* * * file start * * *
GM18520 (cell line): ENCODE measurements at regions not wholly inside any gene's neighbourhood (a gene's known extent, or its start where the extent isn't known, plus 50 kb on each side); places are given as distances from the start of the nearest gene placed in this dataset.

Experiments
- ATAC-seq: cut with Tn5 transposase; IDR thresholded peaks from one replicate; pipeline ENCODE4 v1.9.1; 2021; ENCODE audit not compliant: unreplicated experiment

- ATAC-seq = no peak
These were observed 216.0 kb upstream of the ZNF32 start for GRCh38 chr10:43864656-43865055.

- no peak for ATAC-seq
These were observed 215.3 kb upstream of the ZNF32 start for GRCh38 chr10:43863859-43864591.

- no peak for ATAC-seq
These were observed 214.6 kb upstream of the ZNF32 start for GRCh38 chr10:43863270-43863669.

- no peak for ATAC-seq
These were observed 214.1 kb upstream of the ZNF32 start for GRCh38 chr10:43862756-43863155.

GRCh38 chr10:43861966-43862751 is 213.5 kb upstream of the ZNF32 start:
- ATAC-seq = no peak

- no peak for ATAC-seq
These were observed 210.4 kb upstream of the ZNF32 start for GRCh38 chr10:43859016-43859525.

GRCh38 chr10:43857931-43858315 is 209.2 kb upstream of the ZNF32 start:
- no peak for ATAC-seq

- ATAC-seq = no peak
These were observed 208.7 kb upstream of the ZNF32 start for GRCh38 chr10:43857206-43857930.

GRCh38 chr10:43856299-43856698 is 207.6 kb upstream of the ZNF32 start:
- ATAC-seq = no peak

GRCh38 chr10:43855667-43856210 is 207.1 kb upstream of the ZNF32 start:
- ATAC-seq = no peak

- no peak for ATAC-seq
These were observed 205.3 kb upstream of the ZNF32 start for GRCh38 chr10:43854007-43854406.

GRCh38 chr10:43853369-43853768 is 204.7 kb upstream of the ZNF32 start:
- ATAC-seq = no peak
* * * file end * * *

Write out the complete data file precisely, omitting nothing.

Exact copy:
GM18520 (cell line): ENCODE measurements at regions not wholly inside any gene's neighbourhood (a gene's known extent, or its start where the extent isn't known, plus 50 kb on each side); places are given as distances from the start of the nearest gene placed in this dataset.

Experiments
- ATAC-seq: cut with Tn5 transposase; IDR thresholded peaks from one replicate; pipeline ENCODE4 v1.9.1; 2021; ENCODE audit not compliant: unreplicated experiment

- ATAC-seq = no peak
These were observed 216.0 kb upstream of the ZNF32 start for GRCh38 chr10:43864656-43865055.

- no peak for ATAC-seq
These were observed 215.3 kb upstream of the ZNF32 start for GRCh38 chr10:43863859-43864591.

- no peak for ATAC-seq
These were observed 214.6 kb upstream of the ZNF32 start for GRCh38 chr10:43863270-43863669.

- no peak for ATAC-seq
These were observed 214.1 kb upstream of the ZNF32 start for GRCh38 chr10:43862756-43863155.

GRCh38 chr10:43861966-43862751 is 213.5 kb upstream of the ZNF32 start:
- ATAC-seq = no peak

- no peak for ATAC-seq
These were observed 210.4 kb upstream of the ZNF32 start for GRCh38 chr10:43859016-43859525.

GRCh38 chr10:43857931-43858315 is 209.2 kb upstream of the ZNF32 start:
- no peak for ATAC-seq

- ATAC-seq = no peak
These were observed 208.7 kb upstream of the ZNF32 start for GRCh38 chr10:43857206-43857930.

GRCh38 chr10:43856299-43856698 is 207.6 kb upstream of the ZNF32 start:
- ATAC-seq = no peak

GRCh38 chr10:43855667-43856210 is 207.1 kb upstream of the ZNF32 start:
- ATAC-seq = no peak

- no peak for ATAC-seq
These were observed 205.3 kb upstream of the ZNF32 start for GRCh38 chr10:43854007-43854406.

GRCh38 chr10:43853369-43853768 is 204.7 kb upstream of the ZNF32 start:
- ATAC-seq = no peak